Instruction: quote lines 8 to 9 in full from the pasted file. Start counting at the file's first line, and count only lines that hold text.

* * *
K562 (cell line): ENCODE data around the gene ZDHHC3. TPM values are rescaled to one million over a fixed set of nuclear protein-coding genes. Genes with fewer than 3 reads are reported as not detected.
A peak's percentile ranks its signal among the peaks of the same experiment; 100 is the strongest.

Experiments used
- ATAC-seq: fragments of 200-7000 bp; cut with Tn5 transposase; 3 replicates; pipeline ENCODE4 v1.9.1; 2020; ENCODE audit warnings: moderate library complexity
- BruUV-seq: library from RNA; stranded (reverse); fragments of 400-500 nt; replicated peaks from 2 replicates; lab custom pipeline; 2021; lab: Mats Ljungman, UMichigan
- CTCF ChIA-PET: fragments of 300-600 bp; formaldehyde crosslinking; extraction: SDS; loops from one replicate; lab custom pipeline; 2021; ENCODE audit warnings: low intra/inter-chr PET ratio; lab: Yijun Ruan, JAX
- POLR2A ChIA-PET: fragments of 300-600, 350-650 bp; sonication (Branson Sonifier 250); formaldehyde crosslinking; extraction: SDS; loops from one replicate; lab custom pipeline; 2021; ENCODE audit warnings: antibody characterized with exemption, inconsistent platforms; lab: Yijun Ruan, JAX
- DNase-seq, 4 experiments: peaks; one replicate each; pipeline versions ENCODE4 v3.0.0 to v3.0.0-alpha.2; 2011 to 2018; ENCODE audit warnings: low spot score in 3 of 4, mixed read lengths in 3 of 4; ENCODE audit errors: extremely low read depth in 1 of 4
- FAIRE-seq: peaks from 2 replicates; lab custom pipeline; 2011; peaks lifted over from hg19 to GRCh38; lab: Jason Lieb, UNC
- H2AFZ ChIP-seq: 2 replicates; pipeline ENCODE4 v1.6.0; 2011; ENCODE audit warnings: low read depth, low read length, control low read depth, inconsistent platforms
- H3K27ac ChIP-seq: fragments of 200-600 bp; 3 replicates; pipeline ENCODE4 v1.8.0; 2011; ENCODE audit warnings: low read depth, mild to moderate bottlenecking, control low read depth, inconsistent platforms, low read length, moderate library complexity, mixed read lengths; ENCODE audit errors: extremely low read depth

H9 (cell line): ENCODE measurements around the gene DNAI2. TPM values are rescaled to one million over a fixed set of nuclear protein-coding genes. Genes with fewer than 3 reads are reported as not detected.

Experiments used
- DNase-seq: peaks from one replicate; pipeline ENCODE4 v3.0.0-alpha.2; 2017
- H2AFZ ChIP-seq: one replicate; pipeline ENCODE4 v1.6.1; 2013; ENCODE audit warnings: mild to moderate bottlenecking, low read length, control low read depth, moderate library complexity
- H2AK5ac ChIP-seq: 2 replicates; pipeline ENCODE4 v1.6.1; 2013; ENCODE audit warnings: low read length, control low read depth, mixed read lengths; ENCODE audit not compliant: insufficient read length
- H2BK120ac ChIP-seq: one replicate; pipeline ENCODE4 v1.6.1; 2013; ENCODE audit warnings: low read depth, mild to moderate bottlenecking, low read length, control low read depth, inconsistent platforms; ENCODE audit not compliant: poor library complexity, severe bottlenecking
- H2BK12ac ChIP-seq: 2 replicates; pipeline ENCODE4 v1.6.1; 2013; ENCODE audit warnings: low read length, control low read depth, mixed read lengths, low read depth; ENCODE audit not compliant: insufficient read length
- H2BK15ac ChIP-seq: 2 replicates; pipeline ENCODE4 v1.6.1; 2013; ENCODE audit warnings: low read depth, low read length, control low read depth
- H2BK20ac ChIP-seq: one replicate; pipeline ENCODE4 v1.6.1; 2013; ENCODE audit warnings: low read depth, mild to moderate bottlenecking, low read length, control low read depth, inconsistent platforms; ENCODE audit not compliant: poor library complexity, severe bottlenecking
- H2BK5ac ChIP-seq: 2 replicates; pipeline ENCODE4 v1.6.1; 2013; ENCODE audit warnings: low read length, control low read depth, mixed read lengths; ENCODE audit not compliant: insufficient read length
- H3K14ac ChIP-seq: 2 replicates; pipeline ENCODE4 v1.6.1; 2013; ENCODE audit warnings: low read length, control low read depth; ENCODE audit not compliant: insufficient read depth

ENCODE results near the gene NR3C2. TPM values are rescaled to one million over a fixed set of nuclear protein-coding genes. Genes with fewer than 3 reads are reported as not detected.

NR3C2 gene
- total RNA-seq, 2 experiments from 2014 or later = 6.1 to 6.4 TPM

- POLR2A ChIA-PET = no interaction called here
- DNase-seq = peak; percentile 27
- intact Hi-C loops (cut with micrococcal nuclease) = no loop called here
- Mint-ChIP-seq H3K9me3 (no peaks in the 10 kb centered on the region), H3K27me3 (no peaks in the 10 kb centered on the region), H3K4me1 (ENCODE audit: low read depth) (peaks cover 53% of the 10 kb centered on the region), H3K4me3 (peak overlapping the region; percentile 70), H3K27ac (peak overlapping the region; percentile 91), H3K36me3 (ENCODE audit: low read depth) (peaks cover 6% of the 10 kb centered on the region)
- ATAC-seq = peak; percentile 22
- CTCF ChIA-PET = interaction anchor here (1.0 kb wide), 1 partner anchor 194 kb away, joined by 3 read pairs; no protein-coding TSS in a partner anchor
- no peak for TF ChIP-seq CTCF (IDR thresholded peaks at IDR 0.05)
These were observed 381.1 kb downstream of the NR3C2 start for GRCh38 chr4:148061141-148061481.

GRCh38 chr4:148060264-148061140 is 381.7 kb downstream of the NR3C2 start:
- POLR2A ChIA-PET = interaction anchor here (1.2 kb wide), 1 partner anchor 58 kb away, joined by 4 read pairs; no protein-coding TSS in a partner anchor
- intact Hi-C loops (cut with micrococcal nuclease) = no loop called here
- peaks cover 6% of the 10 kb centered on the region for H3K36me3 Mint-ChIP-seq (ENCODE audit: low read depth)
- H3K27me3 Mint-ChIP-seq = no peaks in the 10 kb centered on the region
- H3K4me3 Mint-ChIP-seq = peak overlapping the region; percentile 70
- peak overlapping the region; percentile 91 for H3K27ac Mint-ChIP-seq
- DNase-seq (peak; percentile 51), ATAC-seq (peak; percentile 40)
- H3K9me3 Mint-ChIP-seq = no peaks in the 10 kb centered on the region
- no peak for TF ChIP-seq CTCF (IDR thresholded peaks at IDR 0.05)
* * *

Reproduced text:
- DNase-seq, 4 experiments: peaks; one replicate each; pipeline versions ENCODE4 v3.0.0 to v3.0.0-alpha.2; 2011 to 2018; ENCODE audit warnings: low spot score in 3 of 4, mixed read lengths in 3 of 4; ENCODE audit errors: extremely low read depth in 1 of 4
- FAIRE-seq: peaks from 2 replicates; lab custom pipeline; 2011; peaks lifted over from hg19 to GRCh38; lab: Jason Lieb, UNC